• Children spend far more time with educational TV (an average of :42 a day) than they do with educational content on other platforms such as mobile devices (:05), computers (:05), or video games (:03). For every subject except math, parents are more likely to say their child has learned a lot about the subject from educational television as opposed to any other platform. Educational content on mobile devices was ranked lowest in learning by parents in every subject area.
  • Parents do not believe that their children learn as much about science from educational media as the children may have learned about other subject areas. Nineteen percent of parents say their child has learned "a lot" about science from an educational media platform, compared to 37% for reading and cognitive skills development and 28% for math.
  • Across every platform and almost all subject areas studied, Hispanic-Latino parents are the least likely to say their child has learned from educational media. For example, among Hispanic-Latino parents of weekly educational media users, 63% say their child has learned a lot or some about math from computers, compared to 91% of Black and 79% of White parents.
  • Nearly two-thirds (62%) of 2- to 10-year-olds now have access to either an e-reader or a tablet device. However, only half (49%) of all children with access to such a device have read or been read to on it. On average, children now spend :05 a day with e-books, compared to :29 a day reading in print. Young children (2- to 4-year-olds) with e-platforms in the home are just as likely as older children (8- to 10-year-olds) to have used them (49% and 53% respectively, not a statistically significant difference.)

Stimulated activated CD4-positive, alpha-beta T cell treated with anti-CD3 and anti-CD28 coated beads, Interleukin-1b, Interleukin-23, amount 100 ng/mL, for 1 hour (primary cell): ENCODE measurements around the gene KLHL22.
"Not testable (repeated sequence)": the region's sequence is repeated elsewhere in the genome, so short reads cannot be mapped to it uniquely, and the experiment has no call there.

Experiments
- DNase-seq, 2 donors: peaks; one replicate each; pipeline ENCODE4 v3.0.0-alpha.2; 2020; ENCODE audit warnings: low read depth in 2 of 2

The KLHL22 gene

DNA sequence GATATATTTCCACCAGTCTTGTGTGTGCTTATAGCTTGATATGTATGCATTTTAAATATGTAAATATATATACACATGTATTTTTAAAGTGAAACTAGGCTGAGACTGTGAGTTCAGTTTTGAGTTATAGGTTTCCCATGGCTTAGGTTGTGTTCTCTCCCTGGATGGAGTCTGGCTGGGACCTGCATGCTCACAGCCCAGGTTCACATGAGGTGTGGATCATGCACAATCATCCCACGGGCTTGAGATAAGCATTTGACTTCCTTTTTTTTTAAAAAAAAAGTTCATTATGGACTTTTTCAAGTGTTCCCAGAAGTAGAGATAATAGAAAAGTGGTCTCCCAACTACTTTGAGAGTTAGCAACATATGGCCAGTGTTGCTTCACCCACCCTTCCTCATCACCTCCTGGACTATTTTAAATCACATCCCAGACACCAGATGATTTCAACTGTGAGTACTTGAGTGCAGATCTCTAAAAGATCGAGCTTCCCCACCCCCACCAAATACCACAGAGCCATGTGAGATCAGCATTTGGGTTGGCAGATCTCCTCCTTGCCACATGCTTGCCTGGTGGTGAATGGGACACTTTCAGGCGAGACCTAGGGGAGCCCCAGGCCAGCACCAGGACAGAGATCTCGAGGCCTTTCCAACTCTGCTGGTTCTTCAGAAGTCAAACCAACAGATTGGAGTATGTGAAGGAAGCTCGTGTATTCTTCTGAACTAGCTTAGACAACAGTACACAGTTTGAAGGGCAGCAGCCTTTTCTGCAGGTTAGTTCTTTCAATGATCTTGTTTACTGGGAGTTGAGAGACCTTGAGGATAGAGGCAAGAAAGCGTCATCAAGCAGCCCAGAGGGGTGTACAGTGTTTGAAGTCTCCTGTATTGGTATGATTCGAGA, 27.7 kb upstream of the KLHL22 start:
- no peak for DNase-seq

Going forward, suggestions included in the conclusion section of the report are:

  • Compare parents' opinions to independent assessments of the educational value of children's media - Time-use diaries could be used to record exactly which shows, games, and apps children are using, and an independent organisation could code the content for its educational value.
  • Provide parents with more information about educational media - "The data from this and other studies should be examined to develop a profile of the parents who may be in most need of tools for assessing the educational value of children's media [e.g., lower income and minority families]; outreach plans should then be developed with those parents in mind."
  • Meet the needs of older children - Ask questions such as these: Is screen media use in early childhood, even if educational, creating a habituation with media that then becomes part of the child's and the family's lifestyle? Does it lead to greater screen use - of which less is educational - later in life? If so, how do we weigh the effects of that larger amount of non-educational use against the benefits achieved from early educational media use?